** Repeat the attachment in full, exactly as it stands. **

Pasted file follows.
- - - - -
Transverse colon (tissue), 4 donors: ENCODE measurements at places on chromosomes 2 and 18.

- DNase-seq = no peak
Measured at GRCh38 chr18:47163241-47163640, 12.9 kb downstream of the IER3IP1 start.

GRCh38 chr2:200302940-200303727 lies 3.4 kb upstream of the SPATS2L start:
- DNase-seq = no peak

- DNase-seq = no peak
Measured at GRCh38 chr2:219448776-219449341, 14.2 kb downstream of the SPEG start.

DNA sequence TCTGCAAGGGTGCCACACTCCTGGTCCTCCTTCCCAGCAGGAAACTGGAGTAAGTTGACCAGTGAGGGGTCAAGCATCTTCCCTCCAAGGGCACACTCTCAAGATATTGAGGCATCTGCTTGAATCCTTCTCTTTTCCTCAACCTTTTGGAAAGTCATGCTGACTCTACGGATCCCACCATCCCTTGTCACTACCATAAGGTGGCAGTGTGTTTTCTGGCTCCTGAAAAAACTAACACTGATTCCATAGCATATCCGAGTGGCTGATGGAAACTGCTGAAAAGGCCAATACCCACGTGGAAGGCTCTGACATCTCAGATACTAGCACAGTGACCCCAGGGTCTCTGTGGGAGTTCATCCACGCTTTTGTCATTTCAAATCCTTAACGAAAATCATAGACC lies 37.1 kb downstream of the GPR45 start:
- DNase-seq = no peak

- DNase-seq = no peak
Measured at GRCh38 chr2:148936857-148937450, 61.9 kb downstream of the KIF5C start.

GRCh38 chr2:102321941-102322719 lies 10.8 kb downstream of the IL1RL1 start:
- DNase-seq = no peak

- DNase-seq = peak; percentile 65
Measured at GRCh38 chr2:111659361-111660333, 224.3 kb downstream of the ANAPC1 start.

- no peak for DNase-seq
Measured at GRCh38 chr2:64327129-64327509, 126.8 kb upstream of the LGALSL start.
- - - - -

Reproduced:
Transverse colon (tissue), 4 donors: ENCODE measurements at places on chromosomes 2 and 18.

- DNase-seq = no peak
Measured at GRCh38 chr18:47163241-47163640, 12.9 kb downstream of the IER3IP1 start.

GRCh38 chr2:200302940-200303727 lies 3.4 kb upstream of the SPATS2L start:
- DNase-seq = no peak

- DNase-seq = no peak
Measured at GRCh38 chr2:219448776-219449341, 14.2 kb downstream of the SPEG start.

DNA sequence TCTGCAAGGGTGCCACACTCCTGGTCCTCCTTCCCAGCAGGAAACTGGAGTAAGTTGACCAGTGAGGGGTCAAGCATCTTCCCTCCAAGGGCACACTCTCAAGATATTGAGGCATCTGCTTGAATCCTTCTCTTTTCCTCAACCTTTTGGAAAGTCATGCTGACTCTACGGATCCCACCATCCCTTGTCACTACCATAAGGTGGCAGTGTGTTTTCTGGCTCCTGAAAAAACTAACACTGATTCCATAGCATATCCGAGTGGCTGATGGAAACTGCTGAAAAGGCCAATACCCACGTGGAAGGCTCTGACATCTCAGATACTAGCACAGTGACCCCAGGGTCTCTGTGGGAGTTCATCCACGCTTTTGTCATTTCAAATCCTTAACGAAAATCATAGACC lies 37.1 kb downstream of the GPR45 start:
- DNase-seq = no peak

- DNase-seq = no peak
Measured at GRCh38 chr2:148936857-148937450, 61.9 kb downstream of the KIF5C start.

GRCh38 chr2:102321941-102322719 lies 10.8 kb downstream of the IL1RL1 start:
- DNase-seq = no peak

- DNase-seq = peak; percentile 65
Measured at GRCh38 chr2:111659361-111660333, 224.3 kb downstream of the ANAPC1 start.

- no peak for DNase-seq
Measured at GRCh38 chr2:64327129-64327509, 126.8 kb upstream of the LGALSL start.